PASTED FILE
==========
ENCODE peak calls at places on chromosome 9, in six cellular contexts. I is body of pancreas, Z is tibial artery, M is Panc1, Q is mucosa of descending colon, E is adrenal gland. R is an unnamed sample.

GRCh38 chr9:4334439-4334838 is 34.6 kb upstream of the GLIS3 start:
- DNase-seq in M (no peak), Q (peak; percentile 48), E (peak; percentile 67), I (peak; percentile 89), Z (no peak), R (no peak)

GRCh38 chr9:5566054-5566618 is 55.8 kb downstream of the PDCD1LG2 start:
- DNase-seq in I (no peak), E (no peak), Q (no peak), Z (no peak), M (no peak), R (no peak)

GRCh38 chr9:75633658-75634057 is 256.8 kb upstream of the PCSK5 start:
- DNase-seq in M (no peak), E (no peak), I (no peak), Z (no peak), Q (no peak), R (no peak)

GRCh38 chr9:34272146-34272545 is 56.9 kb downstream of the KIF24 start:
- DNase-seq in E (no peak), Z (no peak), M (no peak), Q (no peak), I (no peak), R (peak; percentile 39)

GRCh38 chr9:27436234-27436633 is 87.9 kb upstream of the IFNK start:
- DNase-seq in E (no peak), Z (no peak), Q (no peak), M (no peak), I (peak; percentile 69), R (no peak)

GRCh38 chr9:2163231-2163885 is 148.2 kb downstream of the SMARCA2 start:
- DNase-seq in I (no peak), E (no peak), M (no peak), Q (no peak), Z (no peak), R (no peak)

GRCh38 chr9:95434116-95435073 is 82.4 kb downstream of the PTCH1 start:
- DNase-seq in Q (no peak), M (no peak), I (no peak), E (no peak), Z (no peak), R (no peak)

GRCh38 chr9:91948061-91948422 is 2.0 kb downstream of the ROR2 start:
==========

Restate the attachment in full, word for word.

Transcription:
ENCODE peak calls at places on chromosome 9, in six cellular contexts. I is body of pancreas, Z is tibial artery, M is Panc1, Q is mucosa of descending colon, E is adrenal gland. R is an unnamed sample.

GRCh38 chr9:4334439-4334838 is 34.6 kb upstream of the GLIS3 start:
- DNase-seq in M (no peak), Q (peak; percentile 48), E (peak; percentile 67), I (peak; percentile 89), Z (no peak), R (no peak)

GRCh38 chr9:5566054-5566618 is 55.8 kb downstream of the PDCD1LG2 start:
- DNase-seq in I (no peak), E (no peak), Q (no peak), Z (no peak), M (no peak), R (no peak)

GRCh38 chr9:75633658-75634057 is 256.8 kb upstream of the PCSK5 start:
- DNase-seq in M (no peak), E (no peak), I (no peak), Z (no peak), Q (no peak), R (no peak)

GRCh38 chr9:34272146-34272545 is 56.9 kb downstream of the KIF24 start:
- DNase-seq in E (no peak), Z (no peak), M (no peak), Q (no peak), I (no peak), R (peak; percentile 39)

GRCh38 chr9:27436234-27436633 is 87.9 kb upstream of the IFNK start:
- DNase-seq in E (no peak), Z (no peak), Q (no peak), M (no peak), I (peak; percentile 69), R (no peak)

GRCh38 chr9:2163231-2163885 is 148.2 kb downstream of the SMARCA2 start:
- DNase-seq in I (no peak), E (no peak), M (no peak), Q (no peak), Z (no peak), R (no peak)

GRCh38 chr9:95434116-95435073 is 82.4 kb downstream of the PTCH1 start:
- DNase-seq in Q (no peak), M (no peak), I (no peak), E (no peak), Z (no peak), R (no peak)

GRCh38 chr9:91948061-91948422 is 2.0 kb downstream of the ROR2 start: